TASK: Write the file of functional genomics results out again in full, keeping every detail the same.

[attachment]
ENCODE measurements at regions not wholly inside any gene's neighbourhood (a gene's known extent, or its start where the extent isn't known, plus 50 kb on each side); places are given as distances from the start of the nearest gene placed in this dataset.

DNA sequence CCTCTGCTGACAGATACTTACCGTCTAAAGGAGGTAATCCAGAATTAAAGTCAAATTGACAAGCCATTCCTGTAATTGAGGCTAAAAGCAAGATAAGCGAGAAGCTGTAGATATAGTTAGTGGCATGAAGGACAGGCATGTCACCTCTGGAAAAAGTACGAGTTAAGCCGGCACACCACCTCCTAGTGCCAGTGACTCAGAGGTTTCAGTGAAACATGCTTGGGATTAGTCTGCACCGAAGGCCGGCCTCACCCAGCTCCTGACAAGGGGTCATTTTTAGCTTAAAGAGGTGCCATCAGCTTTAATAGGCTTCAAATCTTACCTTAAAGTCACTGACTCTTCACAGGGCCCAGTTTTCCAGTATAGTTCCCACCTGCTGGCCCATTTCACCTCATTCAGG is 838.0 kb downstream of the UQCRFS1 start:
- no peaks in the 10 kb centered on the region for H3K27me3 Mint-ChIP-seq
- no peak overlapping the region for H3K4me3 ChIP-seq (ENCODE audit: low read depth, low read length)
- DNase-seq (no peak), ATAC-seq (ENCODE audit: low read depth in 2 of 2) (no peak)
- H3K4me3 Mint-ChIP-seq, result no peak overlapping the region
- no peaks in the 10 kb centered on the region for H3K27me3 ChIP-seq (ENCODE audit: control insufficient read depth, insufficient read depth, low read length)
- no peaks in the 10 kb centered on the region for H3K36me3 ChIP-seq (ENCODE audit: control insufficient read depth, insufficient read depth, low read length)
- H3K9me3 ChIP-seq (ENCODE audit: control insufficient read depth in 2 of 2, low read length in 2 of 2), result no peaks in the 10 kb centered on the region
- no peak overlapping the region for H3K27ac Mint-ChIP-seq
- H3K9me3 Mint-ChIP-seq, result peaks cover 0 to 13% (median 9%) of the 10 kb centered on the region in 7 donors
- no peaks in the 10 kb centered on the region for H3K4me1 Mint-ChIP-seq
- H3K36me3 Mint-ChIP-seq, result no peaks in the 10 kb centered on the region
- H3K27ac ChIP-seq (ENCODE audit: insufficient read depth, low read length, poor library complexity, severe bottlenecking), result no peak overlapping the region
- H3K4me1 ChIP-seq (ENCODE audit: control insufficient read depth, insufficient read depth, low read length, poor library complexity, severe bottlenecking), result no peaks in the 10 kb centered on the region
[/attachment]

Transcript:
ENCODE measurements at regions not wholly inside any gene's neighbourhood (a gene's known extent, or its start where the extent isn't known, plus 50 kb on each side); places are given as distances from the start of the nearest gene placed in this dataset.

DNA sequence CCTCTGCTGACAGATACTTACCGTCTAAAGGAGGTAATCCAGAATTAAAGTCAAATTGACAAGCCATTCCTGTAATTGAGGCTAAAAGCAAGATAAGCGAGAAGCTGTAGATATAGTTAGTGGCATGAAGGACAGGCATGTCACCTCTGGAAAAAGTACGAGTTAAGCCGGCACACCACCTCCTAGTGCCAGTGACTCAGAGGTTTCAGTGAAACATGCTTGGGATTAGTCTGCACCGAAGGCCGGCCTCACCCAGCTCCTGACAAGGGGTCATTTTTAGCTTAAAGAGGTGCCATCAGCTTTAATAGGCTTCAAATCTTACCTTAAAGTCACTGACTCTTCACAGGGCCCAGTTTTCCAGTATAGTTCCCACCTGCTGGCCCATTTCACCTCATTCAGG is 838.0 kb downstream of the UQCRFS1 start:
- no peaks in the 10 kb centered on the region for H3K27me3 Mint-ChIP-seq
- no peak overlapping the region for H3K4me3 ChIP-seq (ENCODE audit: low read depth, low read length)
- DNase-seq (no peak), ATAC-seq (ENCODE audit: low read depth in 2 of 2) (no peak)
- H3K4me3 Mint-ChIP-seq, result no peak overlapping the region
- no peaks in the 10 kb centered on the region for H3K27me3 ChIP-seq (ENCODE audit: control insufficient read depth, insufficient read depth, low read length)
- no peaks in the 10 kb centered on the region for H3K36me3 ChIP-seq (ENCODE audit: control insufficient read depth, insufficient read depth, low read length)
- H3K9me3 ChIP-seq (ENCODE audit: control insufficient read depth in 2 of 2, low read length in 2 of 2), result no peaks in the 10 kb centered on the region
- no peak overlapping the region for H3K27ac Mint-ChIP-seq
- H3K9me3 Mint-ChIP-seq, result peaks cover 0 to 13% (median 9%) of the 10 kb centered on the region in 7 donors
- no peaks in the 10 kb centered on the region for H3K4me1 Mint-ChIP-seq
- H3K36me3 Mint-ChIP-seq, result no peaks in the 10 kb centered on the region
- H3K27ac ChIP-seq (ENCODE audit: insufficient read depth, low read length, poor library complexity, severe bottlenecking), result no peak overlapping the region
- H3K4me1 ChIP-seq (ENCODE audit: control insufficient read depth, insufficient read depth, low read length, poor library complexity, severe bottlenecking), result no peaks in the 10 kb centered on the region